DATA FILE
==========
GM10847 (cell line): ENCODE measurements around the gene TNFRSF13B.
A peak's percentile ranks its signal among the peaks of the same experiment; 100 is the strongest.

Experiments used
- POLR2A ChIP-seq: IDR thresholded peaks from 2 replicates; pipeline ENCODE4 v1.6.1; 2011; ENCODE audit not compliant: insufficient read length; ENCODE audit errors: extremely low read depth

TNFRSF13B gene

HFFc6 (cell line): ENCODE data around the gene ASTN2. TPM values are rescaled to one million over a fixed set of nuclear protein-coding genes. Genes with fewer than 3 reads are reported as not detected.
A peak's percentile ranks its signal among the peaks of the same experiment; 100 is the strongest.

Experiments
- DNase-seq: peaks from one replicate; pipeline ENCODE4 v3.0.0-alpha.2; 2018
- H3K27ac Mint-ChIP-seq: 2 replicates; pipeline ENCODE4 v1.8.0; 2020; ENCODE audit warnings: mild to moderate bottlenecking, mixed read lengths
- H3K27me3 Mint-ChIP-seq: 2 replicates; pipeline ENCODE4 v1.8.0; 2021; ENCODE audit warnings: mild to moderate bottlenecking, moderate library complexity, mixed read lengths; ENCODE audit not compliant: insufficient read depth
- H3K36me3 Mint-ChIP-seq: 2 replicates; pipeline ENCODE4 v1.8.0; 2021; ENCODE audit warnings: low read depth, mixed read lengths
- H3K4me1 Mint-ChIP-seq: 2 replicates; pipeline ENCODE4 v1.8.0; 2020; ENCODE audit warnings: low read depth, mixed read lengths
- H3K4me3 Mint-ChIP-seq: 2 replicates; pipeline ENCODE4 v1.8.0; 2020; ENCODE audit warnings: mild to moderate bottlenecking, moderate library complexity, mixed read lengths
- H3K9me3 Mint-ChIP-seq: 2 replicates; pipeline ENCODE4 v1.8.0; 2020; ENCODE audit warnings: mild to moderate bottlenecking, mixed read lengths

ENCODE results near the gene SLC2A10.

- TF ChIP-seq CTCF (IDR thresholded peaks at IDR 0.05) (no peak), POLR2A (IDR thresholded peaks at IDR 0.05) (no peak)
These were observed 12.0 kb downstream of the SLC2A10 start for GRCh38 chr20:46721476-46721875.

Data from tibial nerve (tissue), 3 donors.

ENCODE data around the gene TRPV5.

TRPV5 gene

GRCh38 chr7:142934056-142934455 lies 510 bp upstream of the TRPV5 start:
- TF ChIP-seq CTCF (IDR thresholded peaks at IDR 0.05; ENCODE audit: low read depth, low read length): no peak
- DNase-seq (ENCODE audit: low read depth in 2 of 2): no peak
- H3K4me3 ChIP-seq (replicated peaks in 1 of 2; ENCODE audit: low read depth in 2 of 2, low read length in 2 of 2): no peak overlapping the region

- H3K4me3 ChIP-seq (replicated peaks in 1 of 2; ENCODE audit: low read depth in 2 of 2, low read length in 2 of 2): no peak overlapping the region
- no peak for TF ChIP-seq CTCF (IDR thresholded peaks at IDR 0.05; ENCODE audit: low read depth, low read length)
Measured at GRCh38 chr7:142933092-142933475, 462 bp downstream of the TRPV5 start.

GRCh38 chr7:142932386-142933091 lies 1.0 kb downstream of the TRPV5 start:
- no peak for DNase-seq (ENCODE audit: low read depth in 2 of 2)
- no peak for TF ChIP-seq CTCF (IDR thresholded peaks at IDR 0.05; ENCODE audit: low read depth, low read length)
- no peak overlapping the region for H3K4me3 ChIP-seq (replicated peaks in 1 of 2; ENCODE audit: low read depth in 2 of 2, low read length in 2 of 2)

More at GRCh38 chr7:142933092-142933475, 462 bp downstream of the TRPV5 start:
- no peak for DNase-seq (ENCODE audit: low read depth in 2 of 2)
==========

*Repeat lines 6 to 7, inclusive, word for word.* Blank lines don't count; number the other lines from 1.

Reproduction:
HFFc6 (cell line): ENCODE data around the gene ASTN2. TPM values are rescaled to one million over a fixed set of nuclear protein-coding genes. Genes with fewer than 3 reads are reported as not detected.
A peak's percentile ranks its signal among the peaks of the same experiment; 100 is the strongest.